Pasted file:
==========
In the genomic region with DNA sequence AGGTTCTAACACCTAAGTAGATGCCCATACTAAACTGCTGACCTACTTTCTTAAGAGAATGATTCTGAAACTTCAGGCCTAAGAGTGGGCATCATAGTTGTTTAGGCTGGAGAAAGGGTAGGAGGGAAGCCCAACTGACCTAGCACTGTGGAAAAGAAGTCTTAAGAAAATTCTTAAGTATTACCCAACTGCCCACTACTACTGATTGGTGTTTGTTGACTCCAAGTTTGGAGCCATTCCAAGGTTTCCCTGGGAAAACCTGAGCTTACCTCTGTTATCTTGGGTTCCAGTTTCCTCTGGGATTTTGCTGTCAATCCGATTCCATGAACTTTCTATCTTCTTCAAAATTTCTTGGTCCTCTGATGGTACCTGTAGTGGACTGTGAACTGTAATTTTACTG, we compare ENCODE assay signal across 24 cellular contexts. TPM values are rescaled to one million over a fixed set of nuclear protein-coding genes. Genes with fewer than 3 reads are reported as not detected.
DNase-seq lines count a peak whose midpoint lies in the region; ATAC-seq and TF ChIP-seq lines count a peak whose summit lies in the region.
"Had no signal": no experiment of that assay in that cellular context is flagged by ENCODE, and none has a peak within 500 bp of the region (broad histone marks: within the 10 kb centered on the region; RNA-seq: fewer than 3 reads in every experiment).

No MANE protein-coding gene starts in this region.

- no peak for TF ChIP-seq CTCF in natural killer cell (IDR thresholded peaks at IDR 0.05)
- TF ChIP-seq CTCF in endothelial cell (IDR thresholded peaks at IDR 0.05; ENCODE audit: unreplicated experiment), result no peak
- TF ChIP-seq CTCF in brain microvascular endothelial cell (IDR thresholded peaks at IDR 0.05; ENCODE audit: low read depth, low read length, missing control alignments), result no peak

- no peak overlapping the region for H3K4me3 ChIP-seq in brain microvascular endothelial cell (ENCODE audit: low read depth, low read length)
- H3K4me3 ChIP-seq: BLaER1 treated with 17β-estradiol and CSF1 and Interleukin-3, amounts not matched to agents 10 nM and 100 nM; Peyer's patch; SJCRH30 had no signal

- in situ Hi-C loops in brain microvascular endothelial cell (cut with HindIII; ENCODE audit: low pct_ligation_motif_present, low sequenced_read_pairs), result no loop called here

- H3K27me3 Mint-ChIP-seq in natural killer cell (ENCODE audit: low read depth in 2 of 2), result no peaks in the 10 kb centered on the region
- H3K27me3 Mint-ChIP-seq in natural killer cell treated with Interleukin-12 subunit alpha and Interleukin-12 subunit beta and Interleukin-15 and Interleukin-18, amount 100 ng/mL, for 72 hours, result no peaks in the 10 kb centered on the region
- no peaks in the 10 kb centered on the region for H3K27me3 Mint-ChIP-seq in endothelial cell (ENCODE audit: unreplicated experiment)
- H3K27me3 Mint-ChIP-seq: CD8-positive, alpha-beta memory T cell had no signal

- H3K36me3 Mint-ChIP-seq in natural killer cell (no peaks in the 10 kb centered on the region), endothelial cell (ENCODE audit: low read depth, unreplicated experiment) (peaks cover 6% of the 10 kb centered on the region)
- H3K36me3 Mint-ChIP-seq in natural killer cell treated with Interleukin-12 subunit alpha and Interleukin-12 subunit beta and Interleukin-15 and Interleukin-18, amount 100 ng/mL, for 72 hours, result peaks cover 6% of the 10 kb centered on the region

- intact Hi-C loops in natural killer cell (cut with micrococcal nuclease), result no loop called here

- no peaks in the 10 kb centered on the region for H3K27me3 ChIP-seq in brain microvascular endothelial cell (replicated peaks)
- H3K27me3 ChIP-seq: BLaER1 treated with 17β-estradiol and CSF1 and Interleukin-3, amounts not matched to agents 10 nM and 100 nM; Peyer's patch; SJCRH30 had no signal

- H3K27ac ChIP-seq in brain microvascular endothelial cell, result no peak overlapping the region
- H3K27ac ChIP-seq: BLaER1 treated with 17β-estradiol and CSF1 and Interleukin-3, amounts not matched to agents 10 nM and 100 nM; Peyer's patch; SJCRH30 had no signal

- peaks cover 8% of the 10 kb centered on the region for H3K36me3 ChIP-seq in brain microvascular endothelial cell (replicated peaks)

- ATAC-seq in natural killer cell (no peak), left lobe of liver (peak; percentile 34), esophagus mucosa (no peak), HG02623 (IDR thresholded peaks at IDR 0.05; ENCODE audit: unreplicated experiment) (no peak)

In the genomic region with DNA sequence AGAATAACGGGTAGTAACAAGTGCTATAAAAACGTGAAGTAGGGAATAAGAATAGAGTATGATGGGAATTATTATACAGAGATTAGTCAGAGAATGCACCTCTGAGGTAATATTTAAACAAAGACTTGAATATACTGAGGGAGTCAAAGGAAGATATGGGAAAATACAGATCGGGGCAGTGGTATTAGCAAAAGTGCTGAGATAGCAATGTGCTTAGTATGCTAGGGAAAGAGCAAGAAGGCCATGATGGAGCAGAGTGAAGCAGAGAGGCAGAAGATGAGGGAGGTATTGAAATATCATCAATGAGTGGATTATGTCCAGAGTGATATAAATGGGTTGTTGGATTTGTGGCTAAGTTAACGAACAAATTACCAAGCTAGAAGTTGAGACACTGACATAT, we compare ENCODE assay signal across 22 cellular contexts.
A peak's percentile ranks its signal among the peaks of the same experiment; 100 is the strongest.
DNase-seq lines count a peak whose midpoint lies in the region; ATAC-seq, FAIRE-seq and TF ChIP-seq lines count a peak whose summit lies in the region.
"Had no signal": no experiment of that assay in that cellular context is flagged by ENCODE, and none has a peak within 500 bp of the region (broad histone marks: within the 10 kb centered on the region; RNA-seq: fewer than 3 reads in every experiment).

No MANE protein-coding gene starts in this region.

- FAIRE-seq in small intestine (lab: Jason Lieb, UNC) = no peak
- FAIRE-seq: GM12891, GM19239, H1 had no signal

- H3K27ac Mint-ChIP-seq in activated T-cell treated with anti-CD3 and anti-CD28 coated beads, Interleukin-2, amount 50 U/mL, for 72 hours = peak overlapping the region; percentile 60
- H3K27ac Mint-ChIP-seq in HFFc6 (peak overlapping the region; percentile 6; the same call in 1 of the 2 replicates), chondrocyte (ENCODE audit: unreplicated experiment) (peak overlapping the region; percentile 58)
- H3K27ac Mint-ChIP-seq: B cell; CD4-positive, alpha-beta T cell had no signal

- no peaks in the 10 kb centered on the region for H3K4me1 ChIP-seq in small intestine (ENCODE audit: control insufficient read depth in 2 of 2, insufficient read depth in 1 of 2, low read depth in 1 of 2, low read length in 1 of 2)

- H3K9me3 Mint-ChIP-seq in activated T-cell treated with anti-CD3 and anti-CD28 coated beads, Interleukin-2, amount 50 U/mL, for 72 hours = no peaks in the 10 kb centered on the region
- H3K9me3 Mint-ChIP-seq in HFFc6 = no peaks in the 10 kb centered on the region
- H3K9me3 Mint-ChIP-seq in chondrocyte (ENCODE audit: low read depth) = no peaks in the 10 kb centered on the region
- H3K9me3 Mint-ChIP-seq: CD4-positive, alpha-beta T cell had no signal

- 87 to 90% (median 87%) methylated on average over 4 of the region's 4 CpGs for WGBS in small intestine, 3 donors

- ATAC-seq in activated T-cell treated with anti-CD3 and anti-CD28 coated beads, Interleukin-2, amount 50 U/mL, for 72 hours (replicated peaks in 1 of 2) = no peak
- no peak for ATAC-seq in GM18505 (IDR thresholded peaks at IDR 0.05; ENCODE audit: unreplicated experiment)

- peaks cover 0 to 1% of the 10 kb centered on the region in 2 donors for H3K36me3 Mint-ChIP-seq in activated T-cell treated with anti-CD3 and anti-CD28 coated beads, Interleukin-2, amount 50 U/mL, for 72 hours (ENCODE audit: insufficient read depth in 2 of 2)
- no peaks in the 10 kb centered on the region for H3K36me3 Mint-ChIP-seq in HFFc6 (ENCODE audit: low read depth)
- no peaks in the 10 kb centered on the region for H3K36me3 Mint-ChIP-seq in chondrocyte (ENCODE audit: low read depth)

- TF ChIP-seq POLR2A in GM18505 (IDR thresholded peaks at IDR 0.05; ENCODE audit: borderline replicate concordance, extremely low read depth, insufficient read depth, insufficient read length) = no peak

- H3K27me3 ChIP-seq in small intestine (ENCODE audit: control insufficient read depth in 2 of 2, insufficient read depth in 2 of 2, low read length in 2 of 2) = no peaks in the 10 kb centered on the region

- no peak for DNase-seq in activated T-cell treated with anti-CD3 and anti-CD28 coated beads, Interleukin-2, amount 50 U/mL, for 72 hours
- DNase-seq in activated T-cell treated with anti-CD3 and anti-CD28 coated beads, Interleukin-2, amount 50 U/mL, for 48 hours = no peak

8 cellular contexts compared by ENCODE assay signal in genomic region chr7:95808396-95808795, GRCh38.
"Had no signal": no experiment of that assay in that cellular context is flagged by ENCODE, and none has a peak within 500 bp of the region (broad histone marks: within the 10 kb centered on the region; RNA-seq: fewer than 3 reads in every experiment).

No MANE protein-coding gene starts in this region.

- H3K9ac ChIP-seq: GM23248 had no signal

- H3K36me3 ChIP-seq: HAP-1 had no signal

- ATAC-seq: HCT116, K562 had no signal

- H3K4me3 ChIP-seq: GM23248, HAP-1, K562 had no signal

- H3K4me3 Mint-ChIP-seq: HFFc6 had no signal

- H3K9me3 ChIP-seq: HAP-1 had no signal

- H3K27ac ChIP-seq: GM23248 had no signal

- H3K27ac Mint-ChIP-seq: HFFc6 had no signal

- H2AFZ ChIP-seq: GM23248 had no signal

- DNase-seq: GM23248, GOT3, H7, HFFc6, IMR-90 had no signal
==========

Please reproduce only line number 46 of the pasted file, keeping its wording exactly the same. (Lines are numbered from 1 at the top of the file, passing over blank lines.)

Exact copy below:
- H3K27me3 ChIP-seq in small intestine (ENCODE audit: control insufficient read depth in 2 of 2, insufficient read depth in 2 of 2, low read length in 2 of 2) = no peaks in the 10 kb centered on the region